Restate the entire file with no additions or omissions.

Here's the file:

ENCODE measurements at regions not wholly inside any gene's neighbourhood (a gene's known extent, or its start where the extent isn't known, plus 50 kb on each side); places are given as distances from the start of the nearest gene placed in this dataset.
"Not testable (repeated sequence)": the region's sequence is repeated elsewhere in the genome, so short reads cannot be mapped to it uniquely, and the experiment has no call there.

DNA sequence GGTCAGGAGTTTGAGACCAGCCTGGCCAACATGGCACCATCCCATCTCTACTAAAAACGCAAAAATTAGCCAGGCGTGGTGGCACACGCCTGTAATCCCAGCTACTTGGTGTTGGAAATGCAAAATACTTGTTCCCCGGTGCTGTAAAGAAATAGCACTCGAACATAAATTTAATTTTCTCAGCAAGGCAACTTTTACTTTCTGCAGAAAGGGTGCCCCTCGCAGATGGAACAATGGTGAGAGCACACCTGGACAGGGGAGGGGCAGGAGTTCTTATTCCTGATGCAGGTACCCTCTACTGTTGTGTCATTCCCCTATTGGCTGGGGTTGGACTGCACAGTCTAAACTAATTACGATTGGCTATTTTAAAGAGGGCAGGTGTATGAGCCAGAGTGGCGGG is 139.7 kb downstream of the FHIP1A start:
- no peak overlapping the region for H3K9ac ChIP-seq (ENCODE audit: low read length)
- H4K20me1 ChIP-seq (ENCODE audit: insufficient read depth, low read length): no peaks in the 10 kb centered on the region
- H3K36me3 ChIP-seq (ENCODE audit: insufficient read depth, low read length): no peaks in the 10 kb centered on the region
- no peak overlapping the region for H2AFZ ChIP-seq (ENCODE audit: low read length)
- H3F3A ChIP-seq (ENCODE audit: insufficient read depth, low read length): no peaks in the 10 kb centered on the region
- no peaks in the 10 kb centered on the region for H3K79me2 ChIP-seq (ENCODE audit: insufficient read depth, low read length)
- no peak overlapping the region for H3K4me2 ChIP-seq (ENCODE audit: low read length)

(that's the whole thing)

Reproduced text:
ENCODE measurements at regions not wholly inside any gene's neighbourhood (a gene's known extent, or its start where the extent isn't known, plus 50 kb on each side); places are given as distances from the start of the nearest gene placed in this dataset.
"Not testable (repeated sequence)": the region's sequence is repeated elsewhere in the genome, so short reads cannot be mapped to it uniquely, and the experiment has no call there.

DNA sequence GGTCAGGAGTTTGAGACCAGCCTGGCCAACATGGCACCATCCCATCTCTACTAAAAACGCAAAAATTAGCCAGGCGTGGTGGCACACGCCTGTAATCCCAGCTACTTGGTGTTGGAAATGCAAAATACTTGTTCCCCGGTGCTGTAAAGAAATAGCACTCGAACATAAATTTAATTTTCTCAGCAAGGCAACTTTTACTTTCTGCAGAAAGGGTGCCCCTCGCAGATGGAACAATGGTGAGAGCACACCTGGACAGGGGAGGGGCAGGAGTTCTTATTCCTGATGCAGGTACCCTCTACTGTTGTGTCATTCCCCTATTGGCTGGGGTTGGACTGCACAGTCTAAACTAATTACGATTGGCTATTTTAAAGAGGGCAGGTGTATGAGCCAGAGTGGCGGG is 139.7 kb downstream of the FHIP1A start:
- no peak overlapping the region for H3K9ac ChIP-seq (ENCODE audit: low read length)
- H4K20me1 ChIP-seq (ENCODE audit: insufficient read depth, low read length): no peaks in the 10 kb centered on the region
- H3K36me3 ChIP-seq (ENCODE audit: insufficient read depth, low read length): no peaks in the 10 kb centered on the region
- no peak overlapping the region for H2AFZ ChIP-seq (ENCODE audit: low read length)
- H3F3A ChIP-seq (ENCODE audit: insufficient read depth, low read length): no peaks in the 10 kb centered on the region
- no peaks in the 10 kb centered on the region for H3K79me2 ChIP-seq (ENCODE audit: insufficient read depth, low read length)
- no peak overlapping the region for H3K4me2 ChIP-seq (ENCODE audit: low read length)